By Leah Burdeaux

March is Brain Injury Awareness Month

Brain injuries are considered to be an invisible injury. Every person responds differently, and a mild blow may cause very severe complications for some patients. But the injury may not be apparent at first. There is much left to be learned about the brain and how this delicate organ responds to trauma.

Fortunately, the majority of people who sustain a concussion, which is a mild brain injury, will recover fully and will generally do so within a few days or weeks. There are those for whom symptoms will last longer, however, and some brain injury survivors suffer the consequences of an injury for many months, or for the rest of their lives.

The earlier a brain injury is identified, and the level of damage assessed through various tests such as a CAT scan, MRI, X-ray or other screening tools, the sooner treatment can begin to prevent more serious complications that could lead to permanent damage or even death.


A traumatic brain injury (TBI) is defined as an alteration in brain function, or other evidence of brain pathology, caused by an external force. Traumatic impact injuries can be either closed (non-penetrating) or open (penetrating).

Currently, there are 5.3 million people in the United States living with a TBI-related disability. The effects of brain injury include impaired thinking and memory, movement, sensation such as vision and hearing, and emotional functioning such as personality changes and depression.

These effects vary based on the cause, location, and severity of the injury.


If you fall and hit your head, sustain a blow to the head in a car accident, or have been struck in the head by an object, and are experiencing any of the following symptoms, you may be suffering from a TBI:

  • Loss of consciousness
  • Dizziness or problems with balance
  • Headache
  • Extreme fatigue
  • Fuzzy, blurred, or double vision
  • Nausea or vomiting
  • Weakness or lethargy
  • Difficulty concentrating
  • Inability to remember or retain new information
  • Irritability
  • Inexplicable anxiety or nervousness
  • Changes in sleep patterns
  • Mood swings
  • Impaired cognitive function
  • Respiratory troubles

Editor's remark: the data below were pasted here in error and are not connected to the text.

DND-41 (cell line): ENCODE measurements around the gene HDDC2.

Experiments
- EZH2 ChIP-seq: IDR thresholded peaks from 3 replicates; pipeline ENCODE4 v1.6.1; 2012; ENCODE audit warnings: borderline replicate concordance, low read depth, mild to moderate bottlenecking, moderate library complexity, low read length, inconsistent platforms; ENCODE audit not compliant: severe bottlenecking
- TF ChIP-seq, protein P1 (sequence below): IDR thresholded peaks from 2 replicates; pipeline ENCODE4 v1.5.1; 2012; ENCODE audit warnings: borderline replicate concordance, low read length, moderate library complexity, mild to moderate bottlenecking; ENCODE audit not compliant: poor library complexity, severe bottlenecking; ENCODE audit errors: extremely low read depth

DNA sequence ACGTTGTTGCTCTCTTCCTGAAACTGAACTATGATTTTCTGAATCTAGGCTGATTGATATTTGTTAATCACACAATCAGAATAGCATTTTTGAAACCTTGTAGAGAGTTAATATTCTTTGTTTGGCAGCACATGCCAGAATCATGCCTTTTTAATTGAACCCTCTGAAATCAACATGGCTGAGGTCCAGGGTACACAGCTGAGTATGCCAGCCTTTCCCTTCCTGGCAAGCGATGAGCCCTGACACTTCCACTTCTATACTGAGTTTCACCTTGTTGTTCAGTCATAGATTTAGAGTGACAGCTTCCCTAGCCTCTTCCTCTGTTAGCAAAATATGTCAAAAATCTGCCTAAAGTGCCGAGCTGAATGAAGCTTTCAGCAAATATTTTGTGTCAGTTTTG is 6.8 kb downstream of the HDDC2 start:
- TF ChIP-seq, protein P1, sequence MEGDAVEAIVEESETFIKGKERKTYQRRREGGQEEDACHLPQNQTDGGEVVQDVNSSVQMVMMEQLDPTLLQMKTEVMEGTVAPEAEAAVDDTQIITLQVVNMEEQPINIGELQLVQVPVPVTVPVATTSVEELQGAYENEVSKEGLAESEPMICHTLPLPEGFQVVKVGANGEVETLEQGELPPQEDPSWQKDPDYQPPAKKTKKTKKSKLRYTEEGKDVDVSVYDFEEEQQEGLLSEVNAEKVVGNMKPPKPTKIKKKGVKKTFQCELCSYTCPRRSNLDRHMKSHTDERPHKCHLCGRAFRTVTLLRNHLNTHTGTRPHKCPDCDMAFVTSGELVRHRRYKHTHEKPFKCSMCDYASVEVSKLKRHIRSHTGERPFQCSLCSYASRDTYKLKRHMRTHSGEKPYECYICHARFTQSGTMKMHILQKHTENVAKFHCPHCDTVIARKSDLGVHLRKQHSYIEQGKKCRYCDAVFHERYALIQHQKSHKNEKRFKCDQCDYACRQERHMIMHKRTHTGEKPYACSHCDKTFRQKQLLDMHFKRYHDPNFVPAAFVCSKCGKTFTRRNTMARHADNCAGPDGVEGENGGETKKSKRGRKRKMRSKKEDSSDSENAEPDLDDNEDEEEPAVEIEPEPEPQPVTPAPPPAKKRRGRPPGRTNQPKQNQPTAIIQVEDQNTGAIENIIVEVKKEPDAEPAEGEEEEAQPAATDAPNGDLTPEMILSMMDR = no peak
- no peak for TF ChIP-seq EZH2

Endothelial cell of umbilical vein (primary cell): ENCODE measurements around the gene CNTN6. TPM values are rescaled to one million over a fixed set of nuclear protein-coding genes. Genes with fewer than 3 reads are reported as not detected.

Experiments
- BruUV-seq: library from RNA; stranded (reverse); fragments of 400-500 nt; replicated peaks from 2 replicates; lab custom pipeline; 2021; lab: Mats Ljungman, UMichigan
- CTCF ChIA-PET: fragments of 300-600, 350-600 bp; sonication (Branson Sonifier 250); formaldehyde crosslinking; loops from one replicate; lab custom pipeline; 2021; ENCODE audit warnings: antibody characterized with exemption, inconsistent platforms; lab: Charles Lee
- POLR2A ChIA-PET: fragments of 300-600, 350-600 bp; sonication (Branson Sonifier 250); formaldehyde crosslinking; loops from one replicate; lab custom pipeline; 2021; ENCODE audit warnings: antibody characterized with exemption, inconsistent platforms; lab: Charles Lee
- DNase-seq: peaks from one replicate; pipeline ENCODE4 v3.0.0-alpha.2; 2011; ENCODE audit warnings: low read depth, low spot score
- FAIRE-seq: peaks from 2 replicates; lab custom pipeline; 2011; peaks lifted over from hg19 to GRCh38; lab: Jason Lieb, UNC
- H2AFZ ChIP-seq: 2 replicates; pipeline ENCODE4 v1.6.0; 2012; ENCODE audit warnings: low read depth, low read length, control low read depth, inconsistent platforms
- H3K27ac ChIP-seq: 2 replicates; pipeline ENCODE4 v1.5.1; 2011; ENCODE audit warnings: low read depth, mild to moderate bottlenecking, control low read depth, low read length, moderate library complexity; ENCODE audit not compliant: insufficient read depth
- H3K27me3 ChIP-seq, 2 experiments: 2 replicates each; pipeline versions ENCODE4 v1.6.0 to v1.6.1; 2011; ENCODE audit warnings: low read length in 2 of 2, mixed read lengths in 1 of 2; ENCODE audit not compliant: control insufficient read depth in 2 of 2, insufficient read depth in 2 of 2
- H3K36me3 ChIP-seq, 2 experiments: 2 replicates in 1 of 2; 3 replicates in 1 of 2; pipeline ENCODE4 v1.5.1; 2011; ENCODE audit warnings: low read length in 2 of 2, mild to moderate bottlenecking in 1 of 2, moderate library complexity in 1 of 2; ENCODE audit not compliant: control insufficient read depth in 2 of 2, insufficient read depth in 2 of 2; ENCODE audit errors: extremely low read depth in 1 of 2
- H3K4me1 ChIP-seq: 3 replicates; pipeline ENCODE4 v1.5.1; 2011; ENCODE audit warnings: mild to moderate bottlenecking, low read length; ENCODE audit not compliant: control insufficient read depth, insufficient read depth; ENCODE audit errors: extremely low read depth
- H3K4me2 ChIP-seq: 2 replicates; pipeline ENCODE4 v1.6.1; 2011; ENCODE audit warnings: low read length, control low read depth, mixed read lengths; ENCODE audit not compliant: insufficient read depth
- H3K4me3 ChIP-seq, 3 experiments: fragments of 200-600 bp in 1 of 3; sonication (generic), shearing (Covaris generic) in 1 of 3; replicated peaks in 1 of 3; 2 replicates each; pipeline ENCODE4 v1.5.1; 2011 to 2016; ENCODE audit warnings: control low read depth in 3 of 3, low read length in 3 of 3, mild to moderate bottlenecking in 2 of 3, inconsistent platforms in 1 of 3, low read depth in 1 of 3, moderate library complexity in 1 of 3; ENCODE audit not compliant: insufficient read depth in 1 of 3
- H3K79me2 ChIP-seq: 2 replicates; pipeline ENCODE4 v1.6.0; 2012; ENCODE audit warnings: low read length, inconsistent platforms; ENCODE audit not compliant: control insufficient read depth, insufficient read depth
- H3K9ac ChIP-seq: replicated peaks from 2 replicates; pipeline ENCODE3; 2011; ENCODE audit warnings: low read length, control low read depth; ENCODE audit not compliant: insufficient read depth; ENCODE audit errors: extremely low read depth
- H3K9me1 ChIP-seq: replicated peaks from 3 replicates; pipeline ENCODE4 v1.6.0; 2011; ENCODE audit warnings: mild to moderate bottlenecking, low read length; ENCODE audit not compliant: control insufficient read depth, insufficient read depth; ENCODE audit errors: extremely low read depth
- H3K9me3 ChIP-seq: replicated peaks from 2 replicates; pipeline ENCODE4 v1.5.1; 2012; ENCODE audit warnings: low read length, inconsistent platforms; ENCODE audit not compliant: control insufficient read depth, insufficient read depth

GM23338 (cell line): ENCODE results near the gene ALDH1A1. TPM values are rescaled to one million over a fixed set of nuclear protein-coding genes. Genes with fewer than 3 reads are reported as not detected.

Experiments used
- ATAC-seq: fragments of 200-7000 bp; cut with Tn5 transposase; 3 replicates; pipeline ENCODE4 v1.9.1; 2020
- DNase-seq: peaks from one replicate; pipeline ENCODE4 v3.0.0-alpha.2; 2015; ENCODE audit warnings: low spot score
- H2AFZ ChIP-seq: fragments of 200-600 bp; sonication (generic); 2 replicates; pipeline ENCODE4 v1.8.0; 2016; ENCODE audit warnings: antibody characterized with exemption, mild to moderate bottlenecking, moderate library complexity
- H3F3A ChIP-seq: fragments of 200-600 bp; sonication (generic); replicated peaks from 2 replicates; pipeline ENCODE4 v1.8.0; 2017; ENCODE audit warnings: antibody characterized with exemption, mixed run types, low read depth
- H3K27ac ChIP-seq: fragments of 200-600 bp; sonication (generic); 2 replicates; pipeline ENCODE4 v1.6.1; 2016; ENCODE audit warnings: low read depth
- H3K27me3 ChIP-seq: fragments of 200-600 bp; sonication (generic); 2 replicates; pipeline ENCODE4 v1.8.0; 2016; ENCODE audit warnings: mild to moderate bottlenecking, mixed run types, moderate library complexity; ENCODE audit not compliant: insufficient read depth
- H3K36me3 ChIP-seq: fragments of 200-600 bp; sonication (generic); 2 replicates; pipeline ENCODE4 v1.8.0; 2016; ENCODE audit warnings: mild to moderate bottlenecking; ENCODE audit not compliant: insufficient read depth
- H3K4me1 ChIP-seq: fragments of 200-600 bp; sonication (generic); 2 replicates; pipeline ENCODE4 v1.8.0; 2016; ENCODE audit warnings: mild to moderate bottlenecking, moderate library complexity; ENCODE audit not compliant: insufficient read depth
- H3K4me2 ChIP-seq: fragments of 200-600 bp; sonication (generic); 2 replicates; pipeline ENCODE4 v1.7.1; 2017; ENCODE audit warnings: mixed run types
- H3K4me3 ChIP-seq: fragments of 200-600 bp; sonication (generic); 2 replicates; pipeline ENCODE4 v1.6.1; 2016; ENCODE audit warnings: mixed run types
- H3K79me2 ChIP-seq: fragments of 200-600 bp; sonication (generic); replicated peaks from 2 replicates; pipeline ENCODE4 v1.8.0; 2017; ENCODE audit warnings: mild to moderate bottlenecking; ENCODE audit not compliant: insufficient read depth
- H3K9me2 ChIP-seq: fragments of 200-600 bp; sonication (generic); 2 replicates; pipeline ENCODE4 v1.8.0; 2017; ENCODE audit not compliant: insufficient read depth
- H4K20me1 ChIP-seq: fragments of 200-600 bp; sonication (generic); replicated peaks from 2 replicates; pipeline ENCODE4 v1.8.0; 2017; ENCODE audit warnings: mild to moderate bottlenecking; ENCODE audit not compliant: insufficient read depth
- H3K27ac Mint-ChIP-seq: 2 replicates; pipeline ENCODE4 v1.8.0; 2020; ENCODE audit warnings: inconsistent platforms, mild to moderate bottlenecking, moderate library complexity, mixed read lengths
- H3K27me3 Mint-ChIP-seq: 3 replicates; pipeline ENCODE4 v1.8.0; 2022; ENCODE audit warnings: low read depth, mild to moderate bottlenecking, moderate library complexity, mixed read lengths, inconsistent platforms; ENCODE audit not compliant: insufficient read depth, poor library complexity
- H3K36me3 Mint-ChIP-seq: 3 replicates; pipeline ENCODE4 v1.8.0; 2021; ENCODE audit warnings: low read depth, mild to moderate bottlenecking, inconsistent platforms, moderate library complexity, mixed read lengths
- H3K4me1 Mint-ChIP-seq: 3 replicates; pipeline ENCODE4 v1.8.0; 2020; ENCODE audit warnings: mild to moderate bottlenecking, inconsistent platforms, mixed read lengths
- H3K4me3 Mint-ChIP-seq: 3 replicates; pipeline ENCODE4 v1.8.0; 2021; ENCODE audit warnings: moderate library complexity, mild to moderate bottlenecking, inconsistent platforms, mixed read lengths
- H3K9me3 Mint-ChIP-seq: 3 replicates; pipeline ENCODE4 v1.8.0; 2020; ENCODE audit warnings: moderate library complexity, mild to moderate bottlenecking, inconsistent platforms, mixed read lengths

• Confusion
  • Slurred speech
  • Body numbness or tingling

Any of these signs after an accident may be a sign of TBI. Make sure to visit a doctor immediately for an accurate diagnosis and treatment.


Learn about traumatic brain injury. Read about prevention, treatment and how to be a support system for someone dealing with a TBI.

Post your support on social media. Express your support for Brain Injury Awareness Month on Facebook, Instagram Twitter or other social media channels. You may spark your friend’s interest and get them to join you!

Donate. Do some research to find a non-profit or health organization and donate to brain injury research or services. You can use sites such as GuideStar or Charity Navigator to ensure you are donating to a trustworthy organization.

Fundraise. Hosting a bake sale is a good way to raise funds. Not only will you gather funds to donate, but you will also bring awareness with the bake sale itself.

Volunteer at an organization dedicated to TBI. Monetary efforts are not the only way of giving to TBI services and those affected by it. Lend a helping hand to an organization that serves those with traumatic brain injury.

Help an individual or family in need. For many, dealing with a TBI is a life-long process. If you know anyone who is caring for a loved one that experienced the trauma of a TBI, ask how you can help. Something that may seem like a small gesture such as providing transportation to the doctor may mean much-needed rest for the caregiver

Share your story. One of the most powerful ways to bring awareness and influence someone regarding an issue is by sharing a personal experience. Aside from bringing awareness to those who have not experienced a TBI in any type of way, sharing your story may help others know they are not alone. You can pass along advice and support to someone who may feel they are alone on their journey with a TBI.

Order Brain Injury wristbands. Wristbands are a great way to accomplish a few of the ideas above. They help raise awareness, and can be used as giveaways at fundraising events. Brain injury wristbands are inexpensive, costing less than $100 for 300, and can be sold for $4-$5 each, potentially raising hundreds of dollars to donate to an organization or a family in need.

Click below to design your wristband, or call us and we’ll help!

Design Wristbands

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